It’s almost guaranteed that you will make a mistake or two at some point during your speech. For detail-oriented introverts this can be tough to accept, but your audience probably won’t even notice your misstep, because while it may seem major to you, it probably isn’t. And even if it is, keep going. Your audience will remember your speech for the whole of it, not just one moment. Your mistake will seem a lot less important if you don’t draw attention to it.

Do reconnaissance

Spend some time in the room where you’ll be giving your speech beforehand. Try out the microphone and make sure any audio-visual equipment is running properly. Do a trial run, if you have enough time. Make sure you have a glass of water handy and all your notes are in order.

Again, preparation is the key to how to stop fear of public speaking for introverts and other nervous speakers.

Like most things in life, the more often you do presentations the more comfortable you will become doing so. For introverts and anyone else with a fear of public speech, there is a certain degree of “fake it ‘til you make it” that comes into play, especially when you first start. But don’t give up. With preparation and persistence you can become a great public speaker.

Need some inspiration before your speech? Check out these TED Talks for some last minute encouragement.

You’ve read 9 Tips on How to Overcome Fear of Public Speaking for Introverts, originally posted on Pick the Brain | Motivation and Self Improvement. If you’ve enjoyed this, please visit our site for more inspirational articles.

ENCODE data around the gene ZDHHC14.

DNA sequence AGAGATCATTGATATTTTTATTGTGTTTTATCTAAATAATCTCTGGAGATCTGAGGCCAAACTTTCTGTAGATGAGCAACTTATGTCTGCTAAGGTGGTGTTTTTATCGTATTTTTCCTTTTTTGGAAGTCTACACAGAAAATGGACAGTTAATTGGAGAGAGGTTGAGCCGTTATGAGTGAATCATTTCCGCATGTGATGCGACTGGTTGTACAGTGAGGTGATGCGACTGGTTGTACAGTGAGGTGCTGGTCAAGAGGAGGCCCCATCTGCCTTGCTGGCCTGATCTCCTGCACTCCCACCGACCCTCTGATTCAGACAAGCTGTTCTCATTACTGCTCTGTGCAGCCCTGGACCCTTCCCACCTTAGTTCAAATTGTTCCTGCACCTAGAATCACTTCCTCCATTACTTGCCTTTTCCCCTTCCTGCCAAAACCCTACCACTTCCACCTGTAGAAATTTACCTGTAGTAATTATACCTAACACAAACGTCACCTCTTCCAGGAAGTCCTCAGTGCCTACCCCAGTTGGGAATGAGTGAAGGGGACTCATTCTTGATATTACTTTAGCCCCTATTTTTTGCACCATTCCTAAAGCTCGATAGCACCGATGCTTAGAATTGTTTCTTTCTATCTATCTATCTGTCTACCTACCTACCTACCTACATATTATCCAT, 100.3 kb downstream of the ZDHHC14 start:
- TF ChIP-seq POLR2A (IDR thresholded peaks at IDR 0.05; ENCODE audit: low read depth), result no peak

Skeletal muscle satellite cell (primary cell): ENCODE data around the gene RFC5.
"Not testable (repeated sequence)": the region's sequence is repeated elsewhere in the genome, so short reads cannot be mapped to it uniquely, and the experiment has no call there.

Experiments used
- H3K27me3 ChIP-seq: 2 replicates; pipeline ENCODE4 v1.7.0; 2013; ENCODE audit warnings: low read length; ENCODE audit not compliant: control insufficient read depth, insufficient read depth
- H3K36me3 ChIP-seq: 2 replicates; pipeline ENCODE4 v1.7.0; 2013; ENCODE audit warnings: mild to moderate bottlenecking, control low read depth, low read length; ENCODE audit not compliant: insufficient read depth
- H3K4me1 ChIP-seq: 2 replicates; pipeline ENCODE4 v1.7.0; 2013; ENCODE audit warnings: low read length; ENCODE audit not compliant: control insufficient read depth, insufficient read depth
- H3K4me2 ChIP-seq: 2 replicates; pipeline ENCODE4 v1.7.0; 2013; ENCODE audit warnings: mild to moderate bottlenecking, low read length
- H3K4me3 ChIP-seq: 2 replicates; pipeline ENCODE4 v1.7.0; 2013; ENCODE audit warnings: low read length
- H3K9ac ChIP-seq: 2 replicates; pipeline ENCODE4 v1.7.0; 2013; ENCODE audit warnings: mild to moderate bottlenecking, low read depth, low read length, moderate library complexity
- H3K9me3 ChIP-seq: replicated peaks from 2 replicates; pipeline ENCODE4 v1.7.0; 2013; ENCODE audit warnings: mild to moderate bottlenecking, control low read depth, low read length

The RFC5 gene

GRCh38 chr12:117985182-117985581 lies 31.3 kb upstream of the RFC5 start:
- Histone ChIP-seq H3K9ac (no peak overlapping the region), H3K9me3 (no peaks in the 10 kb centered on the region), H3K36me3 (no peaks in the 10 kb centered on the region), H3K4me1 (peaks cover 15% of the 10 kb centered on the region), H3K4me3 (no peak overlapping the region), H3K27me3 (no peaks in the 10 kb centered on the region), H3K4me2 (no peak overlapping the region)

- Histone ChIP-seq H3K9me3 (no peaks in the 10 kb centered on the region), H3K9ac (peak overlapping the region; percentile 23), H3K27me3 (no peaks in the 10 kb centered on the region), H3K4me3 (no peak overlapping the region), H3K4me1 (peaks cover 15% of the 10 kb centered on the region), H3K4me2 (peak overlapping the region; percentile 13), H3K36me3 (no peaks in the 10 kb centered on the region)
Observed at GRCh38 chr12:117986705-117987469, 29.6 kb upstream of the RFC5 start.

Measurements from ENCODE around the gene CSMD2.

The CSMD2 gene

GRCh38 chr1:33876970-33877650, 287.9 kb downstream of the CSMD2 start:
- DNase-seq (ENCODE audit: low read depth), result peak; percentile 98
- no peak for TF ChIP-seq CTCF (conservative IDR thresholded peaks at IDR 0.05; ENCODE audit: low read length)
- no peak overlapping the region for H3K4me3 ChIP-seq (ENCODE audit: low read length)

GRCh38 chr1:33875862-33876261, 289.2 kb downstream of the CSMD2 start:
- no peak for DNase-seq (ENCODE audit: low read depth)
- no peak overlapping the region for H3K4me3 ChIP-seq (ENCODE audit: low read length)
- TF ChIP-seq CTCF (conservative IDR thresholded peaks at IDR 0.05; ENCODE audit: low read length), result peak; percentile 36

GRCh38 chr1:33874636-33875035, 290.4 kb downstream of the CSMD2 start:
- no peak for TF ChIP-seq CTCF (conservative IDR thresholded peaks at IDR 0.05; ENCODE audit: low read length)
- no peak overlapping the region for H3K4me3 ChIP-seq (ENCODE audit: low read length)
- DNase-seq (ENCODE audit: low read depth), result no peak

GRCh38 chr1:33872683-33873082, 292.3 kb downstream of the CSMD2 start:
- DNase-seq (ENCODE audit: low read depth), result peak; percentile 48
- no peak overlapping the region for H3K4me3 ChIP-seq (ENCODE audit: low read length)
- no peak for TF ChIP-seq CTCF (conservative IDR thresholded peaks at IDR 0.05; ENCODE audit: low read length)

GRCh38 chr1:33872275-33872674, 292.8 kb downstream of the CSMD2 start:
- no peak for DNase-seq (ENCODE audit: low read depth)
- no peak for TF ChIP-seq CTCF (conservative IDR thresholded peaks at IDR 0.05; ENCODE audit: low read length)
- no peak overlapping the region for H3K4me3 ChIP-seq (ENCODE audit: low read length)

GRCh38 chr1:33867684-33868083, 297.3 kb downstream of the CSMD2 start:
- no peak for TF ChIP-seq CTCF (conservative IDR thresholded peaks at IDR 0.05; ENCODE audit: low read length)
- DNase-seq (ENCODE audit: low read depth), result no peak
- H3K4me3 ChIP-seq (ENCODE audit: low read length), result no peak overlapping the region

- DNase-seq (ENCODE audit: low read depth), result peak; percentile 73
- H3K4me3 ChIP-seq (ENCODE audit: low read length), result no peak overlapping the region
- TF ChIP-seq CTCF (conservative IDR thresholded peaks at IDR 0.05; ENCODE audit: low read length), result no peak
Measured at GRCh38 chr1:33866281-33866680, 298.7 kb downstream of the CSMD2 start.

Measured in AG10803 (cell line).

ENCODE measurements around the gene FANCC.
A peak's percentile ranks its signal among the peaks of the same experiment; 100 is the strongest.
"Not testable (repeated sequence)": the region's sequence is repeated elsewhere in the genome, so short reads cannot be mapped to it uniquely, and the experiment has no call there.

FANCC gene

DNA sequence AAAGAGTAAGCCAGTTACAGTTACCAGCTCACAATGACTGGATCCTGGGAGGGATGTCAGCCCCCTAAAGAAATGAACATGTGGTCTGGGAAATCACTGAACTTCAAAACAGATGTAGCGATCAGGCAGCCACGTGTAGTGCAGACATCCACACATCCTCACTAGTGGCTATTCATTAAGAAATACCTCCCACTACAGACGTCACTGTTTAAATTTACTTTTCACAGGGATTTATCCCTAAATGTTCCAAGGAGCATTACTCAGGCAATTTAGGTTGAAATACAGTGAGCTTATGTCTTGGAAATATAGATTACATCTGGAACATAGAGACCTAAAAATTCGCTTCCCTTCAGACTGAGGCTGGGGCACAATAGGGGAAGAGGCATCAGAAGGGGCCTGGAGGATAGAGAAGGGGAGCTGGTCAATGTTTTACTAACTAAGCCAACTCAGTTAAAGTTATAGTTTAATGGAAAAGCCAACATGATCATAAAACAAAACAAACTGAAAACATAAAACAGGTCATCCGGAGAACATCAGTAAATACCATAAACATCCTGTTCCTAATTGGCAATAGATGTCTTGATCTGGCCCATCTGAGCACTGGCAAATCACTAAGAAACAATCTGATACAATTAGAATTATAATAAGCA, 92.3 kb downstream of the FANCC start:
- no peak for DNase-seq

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Learn a Language Online and on Your Own

First the bad news.  I’m not going to tell you learning a language is easy, it isn’t.  Anyone who tells you otherwise is probably selling you something .  You may be able to “speak” a language in a few months, but if you want to reach a level where you can read, work, live and study in the language, it’s going to take longer.  For most languages, the time to become truly fluent is five months to a year of dedicated study.  For English speakers, check out the Foreign Service Institute’s guide if you’re curious about where your language falls.

Hopefully, you didn’t stop reading, because there is a lot of good news.  Can you think of a more useful skill that virtually anyone can acquire in six months?  I did it, and I’m not being falsely modest about my abilities, either.  I was awful at French in high school, I mean really really bad.  No blaming the class either, the teacher was great.  Everyone else in that school learned French, just not me.  Despite this, I later decided to learn Spanish for my career and spent six months in Guatemala.  It was intense, but after six months I understood a completely new culture, could communicate with millions of people throughout the world, and read and write well enough to enter a Latin American Literature graduate program at the University of Delaware.